15. Wonderful that the children are told the truth. If more children were made aware of the truths within farming, then maybe adults would be more aware of the origins of what they are BUYING and stay away from factory farmed products.
    The lambies’ ears make me smile!

  16. It is a hard truth to learn as a kid. But when you are an adult, you have already learned the hard lessons of life and death. And the importance of treating all things with dignity and respect, including the creatures you are raising to eat.

  17. the more I read about you and your life , the more I admire you….Such sweet and loving actions to keep Sheila warm whilst she is without Charlotte…you really are a loving caring person. God will bless you for all that you do and have done

  18. this is the sweetest story about the farm cats keeping shiela warm. you really need to write a children’s book!

  19. I think it sane and healthy to tech children where food comes from. Far to many people think that chicken comes from a supermarket in a styrofoam and cling film wrapper.
    I’d love to see the cats going to sleep with Sheila 😉

    • I shall continue to sneak up on them hopefully the light will get better, sunny days are so few and far between.. c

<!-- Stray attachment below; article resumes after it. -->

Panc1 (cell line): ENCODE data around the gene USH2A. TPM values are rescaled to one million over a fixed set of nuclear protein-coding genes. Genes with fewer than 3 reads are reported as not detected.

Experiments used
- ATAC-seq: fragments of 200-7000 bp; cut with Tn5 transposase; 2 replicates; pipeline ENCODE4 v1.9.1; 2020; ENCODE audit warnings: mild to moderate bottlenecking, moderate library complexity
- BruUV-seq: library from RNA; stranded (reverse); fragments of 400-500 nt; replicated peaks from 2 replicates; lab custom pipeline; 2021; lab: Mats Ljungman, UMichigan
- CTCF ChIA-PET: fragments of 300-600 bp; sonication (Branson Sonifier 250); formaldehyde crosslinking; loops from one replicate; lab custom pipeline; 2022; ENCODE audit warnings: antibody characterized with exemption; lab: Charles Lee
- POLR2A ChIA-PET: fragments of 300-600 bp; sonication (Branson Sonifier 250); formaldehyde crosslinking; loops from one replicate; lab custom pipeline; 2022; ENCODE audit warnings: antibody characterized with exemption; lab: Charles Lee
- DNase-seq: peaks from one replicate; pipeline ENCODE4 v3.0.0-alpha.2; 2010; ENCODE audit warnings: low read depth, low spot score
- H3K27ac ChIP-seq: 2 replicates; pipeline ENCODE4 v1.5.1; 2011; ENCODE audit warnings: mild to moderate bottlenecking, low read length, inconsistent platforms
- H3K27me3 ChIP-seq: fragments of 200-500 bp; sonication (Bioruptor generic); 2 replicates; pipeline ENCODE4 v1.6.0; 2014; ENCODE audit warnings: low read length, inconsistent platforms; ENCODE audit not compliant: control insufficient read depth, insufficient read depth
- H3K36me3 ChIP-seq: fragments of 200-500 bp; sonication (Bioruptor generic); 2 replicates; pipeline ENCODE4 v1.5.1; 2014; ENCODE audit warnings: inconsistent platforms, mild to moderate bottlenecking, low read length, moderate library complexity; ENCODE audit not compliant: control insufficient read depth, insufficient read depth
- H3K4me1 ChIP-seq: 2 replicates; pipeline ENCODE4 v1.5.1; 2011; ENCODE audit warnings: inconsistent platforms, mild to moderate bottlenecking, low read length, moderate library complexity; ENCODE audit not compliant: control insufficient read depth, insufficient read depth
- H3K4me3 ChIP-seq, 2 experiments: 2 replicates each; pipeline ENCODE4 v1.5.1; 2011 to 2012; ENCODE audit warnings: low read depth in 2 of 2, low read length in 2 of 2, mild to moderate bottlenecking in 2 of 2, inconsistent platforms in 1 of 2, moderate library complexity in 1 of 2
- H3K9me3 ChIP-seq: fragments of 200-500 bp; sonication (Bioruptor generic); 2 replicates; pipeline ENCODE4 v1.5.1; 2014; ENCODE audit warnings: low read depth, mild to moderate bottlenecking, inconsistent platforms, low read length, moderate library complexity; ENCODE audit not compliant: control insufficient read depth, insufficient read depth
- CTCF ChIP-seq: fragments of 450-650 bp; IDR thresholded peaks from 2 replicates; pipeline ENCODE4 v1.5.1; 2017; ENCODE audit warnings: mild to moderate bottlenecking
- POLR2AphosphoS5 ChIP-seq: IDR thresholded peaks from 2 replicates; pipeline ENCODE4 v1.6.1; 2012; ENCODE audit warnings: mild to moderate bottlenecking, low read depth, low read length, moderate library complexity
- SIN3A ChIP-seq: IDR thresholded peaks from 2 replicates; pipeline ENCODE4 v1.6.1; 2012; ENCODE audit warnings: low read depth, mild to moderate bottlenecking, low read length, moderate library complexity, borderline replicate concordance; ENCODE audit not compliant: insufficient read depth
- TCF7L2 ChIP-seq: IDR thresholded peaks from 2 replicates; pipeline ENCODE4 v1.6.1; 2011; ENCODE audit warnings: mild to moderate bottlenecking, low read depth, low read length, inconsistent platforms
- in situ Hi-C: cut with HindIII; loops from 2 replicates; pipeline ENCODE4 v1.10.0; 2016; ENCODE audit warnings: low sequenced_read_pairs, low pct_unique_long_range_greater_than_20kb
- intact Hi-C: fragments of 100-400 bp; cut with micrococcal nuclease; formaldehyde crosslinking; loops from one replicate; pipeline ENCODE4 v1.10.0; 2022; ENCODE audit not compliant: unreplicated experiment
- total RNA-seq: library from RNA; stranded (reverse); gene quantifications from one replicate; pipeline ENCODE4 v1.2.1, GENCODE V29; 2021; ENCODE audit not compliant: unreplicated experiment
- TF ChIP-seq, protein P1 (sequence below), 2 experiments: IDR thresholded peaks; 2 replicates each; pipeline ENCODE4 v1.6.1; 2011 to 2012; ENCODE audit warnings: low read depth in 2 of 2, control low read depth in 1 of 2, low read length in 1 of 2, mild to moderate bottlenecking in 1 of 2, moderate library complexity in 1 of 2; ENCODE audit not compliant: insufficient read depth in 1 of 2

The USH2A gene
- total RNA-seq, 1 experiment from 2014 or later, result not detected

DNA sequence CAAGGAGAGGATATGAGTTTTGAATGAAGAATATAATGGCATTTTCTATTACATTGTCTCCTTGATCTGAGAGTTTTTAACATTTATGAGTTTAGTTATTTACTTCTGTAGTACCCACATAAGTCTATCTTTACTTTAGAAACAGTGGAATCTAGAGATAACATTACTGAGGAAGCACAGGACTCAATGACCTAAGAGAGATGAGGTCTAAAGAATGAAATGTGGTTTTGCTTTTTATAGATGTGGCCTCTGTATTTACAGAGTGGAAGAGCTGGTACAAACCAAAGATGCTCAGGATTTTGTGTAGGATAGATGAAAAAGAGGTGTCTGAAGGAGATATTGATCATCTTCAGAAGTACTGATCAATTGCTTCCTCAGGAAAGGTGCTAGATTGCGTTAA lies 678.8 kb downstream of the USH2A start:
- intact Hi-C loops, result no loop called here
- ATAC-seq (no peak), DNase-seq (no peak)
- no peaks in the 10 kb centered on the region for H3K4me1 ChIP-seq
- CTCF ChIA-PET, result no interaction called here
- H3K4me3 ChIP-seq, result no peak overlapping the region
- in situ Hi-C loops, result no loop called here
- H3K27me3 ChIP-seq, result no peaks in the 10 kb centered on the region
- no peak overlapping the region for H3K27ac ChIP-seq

20. I love those stories and pictures! What a great arrangement for everyone involved. And I think that you are so right- a child deserves the respect of a truthful answer to even the more difficult questions.

  21. Those lambs are adorable, as are the children’s stories. Being honest with children is hard, but so necessary. They’re lucky to have this learning experience with you! My one and only animal, Oliver the Siamese, is sitting beside me, joining in this morning’s read. I believe he’s jealous of those cats who get to snuggle with Sheila.

  22. I was thinking of you and your Kiwi builder the other day as I was going through Gatwick airport and spotted a guy wearing a jacket with the immortal words “Kiwi building company” on the back …
    Loving the drawings so pleased we get to see them

  23. Enjoy your days while you can….a very nasty, horrible storm is here and heading toward you sometime soon. Bitter cold wind that takes off your face, freezes your nose shut (I thought we had passed that time up…it isn’t December or January any more) and takes your breath away if you turn face into it.

    Hauling water was miserable this morning. But the hen house was warm and nice.

    The rancher is seeing more and more baby calves…of course, why not in this nasty weather, make a trip out of the warm Momma into ……………………….COLD!

    *♥´¨) ¸.-´¸.-♥´¨) ¸.-♥¨) (¸.-´ (¸.-` ♥♥´¨

    • Oh god, i had better get out there and bring the stragglers in.. they are saying snow tonight but john does not think it will get this far up.. Bugger, well I have my hand warmers.. I hope it will not last too long.. c

  24. Out of the mouths of babes – and excellent gentle steering from a wise Lady. Sheila, will drop those Lambies like hot potatoes once she meets her nieces and newphews 🙂 Laura

  25. Such truth. Honesty in the face of tough questions because the kids deserve it.